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It took me a minute to figure out how the site achieved its sorcery, but then was reminded of the Sudden Motion Sensor.

For the curious: http://en.wikipedia.org/wiki/Sudden_Motion_Sensor

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My friend has one but running Ubuntu and it doesn't work.

Is this exclusive to Windows/OSX?

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The hardware is there, I guess Ubuntu just doesn't have the drivers for this chip or your friend doesn't have them installed.

In theory, this is cross-platform.

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it would be cool if GMail and other data sensitive web applications used these APIs so that it would log you out of the web service if your computer had a lot of motion (e.g. someone running away with it).

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Interesting idea but it would make gmail impossible to use on a train or bus.

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All motion is not equal. You could probably build some sort train and bus motion profile and compare against that.

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true :D

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correct, back to the drawing board! :)

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wrote a labyrinth demo back in the day to demo the Firefox-prefixed version of the API. I've updated it here: http://potch.me/labyrinth/

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doesn't seem to work on my 2011 air

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Nor mine, I suspect its because the accelerometer is designed to halt the disk if it detects sudden movement. There is no hard disk in the airs thus it has no need for an accelerometer.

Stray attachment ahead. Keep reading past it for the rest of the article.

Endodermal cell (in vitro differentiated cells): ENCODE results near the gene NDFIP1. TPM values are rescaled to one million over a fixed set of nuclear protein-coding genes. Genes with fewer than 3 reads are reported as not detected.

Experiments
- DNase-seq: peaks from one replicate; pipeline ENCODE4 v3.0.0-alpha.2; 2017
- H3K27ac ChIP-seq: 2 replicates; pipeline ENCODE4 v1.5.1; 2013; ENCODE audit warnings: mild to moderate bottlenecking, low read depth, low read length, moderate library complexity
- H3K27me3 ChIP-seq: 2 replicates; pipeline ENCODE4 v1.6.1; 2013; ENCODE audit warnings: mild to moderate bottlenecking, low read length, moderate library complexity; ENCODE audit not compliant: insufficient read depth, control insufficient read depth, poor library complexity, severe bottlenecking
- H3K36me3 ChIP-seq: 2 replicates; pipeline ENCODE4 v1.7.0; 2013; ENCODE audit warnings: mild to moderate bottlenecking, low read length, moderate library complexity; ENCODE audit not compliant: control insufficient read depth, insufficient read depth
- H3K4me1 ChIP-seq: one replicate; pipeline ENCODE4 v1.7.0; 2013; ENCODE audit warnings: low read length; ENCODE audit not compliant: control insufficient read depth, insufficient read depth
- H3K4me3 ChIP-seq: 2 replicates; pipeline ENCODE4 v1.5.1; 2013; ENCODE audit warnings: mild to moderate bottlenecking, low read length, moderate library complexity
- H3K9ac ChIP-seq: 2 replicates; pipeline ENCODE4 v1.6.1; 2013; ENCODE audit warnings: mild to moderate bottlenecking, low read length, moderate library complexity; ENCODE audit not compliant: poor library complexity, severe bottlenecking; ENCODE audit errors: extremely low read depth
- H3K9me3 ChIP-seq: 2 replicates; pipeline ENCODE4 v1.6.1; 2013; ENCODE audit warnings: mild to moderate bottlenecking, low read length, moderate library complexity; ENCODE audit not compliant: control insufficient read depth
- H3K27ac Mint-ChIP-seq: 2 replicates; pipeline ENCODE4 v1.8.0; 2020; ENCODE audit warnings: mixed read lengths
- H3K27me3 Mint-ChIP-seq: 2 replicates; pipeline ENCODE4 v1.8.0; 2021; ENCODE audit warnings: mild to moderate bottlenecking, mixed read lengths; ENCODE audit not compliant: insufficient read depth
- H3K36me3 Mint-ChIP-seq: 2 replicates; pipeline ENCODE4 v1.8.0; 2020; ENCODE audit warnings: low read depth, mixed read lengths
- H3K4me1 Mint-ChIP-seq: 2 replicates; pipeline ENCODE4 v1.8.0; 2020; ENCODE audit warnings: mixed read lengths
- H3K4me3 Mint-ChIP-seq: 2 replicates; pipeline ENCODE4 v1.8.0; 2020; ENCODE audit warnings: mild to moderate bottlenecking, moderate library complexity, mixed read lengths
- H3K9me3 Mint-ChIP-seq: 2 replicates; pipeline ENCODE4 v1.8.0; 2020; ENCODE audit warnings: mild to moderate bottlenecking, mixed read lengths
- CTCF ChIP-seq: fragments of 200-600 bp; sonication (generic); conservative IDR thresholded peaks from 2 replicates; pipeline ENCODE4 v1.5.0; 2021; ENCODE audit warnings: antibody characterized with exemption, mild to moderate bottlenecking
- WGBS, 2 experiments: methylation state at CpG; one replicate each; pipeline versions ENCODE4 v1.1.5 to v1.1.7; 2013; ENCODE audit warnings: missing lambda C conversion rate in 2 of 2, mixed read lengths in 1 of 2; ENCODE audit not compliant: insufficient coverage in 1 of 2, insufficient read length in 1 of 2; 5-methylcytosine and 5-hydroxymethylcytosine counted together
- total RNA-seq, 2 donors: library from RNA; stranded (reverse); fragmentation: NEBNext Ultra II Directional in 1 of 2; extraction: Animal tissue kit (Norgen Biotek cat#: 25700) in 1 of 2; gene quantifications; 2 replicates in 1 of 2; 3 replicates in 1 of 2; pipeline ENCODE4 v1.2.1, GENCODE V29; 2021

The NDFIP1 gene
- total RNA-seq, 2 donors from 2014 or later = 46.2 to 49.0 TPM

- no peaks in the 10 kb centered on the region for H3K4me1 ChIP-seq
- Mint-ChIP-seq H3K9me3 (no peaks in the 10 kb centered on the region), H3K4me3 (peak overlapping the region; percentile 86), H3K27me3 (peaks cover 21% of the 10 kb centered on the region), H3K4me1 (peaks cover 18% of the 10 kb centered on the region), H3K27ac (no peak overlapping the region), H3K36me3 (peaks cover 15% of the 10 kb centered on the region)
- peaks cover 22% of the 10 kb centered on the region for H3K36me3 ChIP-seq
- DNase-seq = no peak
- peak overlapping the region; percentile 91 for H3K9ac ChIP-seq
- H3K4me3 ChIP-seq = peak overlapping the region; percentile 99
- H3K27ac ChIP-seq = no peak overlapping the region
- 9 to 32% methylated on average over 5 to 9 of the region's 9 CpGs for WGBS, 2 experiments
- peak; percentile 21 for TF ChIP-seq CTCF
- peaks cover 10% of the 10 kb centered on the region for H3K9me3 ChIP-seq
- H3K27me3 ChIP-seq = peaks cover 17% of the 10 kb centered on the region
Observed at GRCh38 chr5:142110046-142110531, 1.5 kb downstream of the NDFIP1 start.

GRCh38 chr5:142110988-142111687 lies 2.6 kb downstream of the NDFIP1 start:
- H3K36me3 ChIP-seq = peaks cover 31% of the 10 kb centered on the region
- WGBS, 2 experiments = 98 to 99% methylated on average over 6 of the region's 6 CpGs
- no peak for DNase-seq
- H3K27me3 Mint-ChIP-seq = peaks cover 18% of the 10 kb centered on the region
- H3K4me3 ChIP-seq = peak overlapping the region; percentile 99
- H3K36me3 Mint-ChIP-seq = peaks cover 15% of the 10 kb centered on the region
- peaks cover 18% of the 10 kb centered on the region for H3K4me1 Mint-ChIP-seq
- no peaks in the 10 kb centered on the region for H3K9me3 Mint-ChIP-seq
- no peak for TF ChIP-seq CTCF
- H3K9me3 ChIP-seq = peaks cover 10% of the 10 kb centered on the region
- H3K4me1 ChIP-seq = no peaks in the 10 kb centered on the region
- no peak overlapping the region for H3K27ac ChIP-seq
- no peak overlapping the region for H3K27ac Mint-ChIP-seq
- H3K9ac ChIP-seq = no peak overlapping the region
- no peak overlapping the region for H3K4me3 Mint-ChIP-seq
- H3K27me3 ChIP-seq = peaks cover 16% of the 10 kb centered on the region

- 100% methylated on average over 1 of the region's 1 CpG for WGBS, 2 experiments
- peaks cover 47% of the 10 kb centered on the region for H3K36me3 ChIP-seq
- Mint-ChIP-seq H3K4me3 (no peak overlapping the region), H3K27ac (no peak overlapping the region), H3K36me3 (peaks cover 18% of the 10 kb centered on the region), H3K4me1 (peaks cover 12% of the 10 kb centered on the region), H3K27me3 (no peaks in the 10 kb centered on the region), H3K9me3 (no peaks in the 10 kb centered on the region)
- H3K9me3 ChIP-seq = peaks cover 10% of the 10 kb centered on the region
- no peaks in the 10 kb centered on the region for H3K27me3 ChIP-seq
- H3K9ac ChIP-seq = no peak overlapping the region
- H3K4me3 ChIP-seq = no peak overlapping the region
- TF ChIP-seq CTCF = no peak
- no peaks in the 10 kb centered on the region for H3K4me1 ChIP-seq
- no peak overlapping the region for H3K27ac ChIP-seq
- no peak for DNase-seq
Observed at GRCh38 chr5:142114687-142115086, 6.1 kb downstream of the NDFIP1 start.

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I'm guessing they left out the motion detector, since the air is fitted with an SSD, and there's no hard drive that needs protection.

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Unfortunately it doesn't work with Airs, since they don't have an accelerometer. I believe the only reason MBPs have them is so they can lock up the hard drive if a computer is dropped.

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I'm still waiting for someone to build a popular whack based interface based on this data. I'd love a photo album where I would tap the side of my screen to advance to the next/previous photo.

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The hdaps Linux kernel driver for Thinkpads' sensors (don't know about the other flavors) can export the data as a joydev, which can be mapped arbitrarily - I've tried things like desktop switching by hard taps to either side of the keyboard, but it's more of a neat gimmick than a useful interaction mode. Some (severely out of date) scripts here: http://www.thinkwiki.org/wiki/HDAPS (no HTML in comments?)

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See SmackBook Pro from 2006 http://blog.medallia.com/2006/05/smacbook_pro.html

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It seems to only react to two axes (beta and gamma -- in other words, if I rotate my MBP on a flat surface, nothing happens) -- is anyone on a device that provides alpha as well? I know the iPhone does, but this demo doesn't seem to work in Mobile Safari.

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Doesn't that require a gyroscope? Most devices that would work with this only have accelerometers.

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No JS required w/CSS media query, e.g. @media only screen and (orientation: landscape) {...}